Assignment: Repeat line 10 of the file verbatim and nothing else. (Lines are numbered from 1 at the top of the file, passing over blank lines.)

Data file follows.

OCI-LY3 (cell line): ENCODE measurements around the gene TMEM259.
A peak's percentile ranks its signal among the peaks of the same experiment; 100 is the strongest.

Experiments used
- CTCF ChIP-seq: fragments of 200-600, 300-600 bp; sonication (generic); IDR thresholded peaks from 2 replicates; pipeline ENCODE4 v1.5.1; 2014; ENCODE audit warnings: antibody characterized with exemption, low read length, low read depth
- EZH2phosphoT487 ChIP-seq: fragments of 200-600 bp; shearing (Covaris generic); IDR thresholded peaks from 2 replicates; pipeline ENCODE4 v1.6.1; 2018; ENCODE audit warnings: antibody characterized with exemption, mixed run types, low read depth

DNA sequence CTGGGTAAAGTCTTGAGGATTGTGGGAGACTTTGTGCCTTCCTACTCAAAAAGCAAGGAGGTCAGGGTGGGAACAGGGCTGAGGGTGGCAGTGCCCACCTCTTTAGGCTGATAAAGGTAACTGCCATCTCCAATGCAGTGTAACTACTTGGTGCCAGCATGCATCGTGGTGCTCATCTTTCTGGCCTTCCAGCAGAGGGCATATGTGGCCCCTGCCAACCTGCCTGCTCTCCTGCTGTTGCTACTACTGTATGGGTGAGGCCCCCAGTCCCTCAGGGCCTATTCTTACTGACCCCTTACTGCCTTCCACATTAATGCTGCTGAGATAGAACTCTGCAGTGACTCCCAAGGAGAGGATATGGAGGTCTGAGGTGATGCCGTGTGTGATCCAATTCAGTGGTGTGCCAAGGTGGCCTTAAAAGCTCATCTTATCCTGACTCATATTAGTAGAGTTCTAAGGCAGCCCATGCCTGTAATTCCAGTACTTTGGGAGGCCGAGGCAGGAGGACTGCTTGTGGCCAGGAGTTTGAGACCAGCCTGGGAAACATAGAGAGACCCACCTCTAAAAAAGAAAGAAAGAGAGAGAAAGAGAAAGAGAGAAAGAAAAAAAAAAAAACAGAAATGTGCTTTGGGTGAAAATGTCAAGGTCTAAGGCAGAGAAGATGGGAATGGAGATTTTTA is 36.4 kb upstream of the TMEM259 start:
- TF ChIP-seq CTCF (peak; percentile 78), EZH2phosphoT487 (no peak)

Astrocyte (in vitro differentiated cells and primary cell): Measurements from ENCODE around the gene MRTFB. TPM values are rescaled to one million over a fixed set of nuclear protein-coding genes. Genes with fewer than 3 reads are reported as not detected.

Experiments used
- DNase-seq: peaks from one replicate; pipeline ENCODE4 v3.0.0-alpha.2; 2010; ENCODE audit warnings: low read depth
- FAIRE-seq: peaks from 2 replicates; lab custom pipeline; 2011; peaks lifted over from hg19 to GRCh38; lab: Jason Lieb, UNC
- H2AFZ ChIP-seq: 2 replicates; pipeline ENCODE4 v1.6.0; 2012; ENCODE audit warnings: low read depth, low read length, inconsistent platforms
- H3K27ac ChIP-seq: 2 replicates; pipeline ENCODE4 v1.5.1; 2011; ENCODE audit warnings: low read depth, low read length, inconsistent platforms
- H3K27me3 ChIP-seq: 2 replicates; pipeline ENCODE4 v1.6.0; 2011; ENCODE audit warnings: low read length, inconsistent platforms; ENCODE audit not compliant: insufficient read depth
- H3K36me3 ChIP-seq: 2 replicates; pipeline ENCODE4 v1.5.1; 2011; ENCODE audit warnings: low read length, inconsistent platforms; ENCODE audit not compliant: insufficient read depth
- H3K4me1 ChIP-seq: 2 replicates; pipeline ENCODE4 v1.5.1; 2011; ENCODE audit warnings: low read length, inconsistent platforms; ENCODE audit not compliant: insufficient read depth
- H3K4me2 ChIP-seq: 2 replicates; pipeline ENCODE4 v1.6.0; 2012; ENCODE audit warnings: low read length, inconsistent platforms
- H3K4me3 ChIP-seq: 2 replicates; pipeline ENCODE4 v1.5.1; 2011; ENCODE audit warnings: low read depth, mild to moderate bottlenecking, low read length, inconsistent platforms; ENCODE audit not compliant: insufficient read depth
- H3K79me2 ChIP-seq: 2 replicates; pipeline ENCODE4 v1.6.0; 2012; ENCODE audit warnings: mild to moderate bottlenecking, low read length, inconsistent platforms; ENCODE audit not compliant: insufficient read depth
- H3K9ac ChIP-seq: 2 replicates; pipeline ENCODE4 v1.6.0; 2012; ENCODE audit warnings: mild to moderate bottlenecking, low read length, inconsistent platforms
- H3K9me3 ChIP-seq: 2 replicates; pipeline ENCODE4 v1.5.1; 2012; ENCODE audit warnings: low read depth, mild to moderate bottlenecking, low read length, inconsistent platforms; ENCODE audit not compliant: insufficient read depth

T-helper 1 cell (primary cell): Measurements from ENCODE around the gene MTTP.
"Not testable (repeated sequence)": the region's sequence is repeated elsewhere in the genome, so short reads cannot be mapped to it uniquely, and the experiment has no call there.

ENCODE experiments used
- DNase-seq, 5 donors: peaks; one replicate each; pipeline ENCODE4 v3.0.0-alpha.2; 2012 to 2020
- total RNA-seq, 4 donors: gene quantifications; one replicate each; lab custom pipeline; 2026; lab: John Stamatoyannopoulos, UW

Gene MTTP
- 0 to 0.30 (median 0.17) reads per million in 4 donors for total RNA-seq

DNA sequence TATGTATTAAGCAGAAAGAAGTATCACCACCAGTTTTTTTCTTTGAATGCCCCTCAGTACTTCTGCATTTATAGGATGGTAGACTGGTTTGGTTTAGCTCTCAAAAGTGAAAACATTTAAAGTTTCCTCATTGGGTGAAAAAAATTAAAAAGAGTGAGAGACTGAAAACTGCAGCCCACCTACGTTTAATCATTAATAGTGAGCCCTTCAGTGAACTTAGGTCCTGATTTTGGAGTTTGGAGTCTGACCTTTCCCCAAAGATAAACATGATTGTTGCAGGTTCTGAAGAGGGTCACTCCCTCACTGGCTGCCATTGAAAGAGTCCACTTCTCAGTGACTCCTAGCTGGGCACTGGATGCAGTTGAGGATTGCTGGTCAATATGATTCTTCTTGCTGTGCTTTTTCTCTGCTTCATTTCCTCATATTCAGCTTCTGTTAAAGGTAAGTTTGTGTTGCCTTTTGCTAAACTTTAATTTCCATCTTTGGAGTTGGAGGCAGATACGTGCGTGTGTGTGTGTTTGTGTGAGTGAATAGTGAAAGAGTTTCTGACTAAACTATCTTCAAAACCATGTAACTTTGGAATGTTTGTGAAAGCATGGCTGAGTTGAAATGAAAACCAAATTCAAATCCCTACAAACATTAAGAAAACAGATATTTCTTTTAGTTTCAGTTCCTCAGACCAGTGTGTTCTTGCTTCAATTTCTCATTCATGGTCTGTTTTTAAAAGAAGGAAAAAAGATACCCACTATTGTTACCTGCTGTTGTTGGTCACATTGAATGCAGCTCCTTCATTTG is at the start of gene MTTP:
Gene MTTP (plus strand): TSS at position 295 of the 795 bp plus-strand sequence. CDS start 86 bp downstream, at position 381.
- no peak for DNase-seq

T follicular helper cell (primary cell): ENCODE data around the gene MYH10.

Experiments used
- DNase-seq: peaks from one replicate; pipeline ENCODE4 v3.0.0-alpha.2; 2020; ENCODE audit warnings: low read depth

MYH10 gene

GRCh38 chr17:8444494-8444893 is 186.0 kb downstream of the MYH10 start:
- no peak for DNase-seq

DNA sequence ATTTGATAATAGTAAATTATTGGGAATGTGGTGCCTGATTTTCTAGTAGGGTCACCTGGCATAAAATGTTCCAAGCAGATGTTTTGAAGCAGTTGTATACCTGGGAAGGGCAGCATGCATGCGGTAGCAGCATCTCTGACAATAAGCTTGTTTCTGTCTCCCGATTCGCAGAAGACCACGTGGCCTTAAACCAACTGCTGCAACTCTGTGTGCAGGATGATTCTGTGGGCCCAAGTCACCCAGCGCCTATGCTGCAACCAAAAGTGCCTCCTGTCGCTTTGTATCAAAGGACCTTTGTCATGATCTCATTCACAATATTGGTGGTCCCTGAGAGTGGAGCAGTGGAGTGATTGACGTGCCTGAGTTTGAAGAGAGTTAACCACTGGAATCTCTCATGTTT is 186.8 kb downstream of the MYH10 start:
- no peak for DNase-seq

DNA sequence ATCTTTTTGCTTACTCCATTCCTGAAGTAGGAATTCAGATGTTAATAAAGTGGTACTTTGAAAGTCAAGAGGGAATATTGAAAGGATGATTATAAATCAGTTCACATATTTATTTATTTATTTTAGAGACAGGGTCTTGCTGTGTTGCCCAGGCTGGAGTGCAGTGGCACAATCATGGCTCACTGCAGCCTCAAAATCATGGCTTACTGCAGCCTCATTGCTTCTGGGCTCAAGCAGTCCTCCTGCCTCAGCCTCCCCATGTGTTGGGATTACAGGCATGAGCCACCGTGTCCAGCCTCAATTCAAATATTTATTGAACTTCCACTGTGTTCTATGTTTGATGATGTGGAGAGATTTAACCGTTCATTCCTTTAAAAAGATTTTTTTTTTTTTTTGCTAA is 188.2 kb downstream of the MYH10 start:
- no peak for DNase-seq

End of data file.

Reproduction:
- DNase-seq: peaks from one replicate; pipeline ENCODE4 v3.0.0-alpha.2; 2010; ENCODE audit warnings: low read depth